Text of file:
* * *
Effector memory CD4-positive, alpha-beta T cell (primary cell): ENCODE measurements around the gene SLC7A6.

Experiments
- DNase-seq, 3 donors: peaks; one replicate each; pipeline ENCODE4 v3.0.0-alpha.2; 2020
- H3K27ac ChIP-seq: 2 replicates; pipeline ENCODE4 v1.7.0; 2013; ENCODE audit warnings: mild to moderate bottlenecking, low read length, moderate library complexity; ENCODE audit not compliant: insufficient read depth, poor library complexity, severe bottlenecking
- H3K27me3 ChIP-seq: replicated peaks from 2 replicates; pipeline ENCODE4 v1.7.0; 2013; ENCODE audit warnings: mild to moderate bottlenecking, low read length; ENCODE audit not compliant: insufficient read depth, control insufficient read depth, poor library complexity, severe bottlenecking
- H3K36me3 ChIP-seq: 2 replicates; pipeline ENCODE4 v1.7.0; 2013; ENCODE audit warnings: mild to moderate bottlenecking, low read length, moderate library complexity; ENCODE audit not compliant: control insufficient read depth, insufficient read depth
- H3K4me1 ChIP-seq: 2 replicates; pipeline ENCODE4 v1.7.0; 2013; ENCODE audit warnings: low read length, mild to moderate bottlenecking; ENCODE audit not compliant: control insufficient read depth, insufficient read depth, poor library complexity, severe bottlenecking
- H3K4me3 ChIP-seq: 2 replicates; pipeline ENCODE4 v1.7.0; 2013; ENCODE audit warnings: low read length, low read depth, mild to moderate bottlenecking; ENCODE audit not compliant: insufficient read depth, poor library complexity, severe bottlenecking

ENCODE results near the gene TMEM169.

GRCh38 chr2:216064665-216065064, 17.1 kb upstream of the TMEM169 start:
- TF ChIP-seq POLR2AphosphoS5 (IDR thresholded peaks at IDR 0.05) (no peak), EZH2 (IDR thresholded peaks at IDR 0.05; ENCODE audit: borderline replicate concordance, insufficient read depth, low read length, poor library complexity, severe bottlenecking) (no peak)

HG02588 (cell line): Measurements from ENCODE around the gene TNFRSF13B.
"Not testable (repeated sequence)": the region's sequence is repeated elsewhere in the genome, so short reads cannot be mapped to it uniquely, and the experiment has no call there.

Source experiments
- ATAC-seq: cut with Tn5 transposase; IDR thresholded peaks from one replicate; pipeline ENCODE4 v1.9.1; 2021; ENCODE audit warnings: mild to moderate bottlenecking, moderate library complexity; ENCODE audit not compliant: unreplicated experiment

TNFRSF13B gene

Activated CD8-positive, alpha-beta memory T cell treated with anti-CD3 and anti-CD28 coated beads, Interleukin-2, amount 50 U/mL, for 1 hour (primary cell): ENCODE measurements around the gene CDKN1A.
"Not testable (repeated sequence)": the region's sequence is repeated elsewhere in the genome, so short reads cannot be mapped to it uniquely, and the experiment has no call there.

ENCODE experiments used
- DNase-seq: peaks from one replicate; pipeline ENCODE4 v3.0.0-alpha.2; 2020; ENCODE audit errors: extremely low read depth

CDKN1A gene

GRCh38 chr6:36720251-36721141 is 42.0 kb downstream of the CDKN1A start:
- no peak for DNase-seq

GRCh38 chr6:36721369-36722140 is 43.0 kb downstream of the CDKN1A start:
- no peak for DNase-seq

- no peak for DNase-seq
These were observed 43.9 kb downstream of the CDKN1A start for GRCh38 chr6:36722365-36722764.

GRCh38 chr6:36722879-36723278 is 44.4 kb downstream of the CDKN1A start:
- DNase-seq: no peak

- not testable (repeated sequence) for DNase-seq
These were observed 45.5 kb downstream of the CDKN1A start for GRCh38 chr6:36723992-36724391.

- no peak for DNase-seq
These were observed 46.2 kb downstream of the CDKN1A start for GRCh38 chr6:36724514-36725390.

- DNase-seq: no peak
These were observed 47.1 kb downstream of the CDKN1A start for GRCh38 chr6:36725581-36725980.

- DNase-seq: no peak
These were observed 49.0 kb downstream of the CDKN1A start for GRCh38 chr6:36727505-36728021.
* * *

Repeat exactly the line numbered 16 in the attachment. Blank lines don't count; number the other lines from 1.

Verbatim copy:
TNFRSF13B gene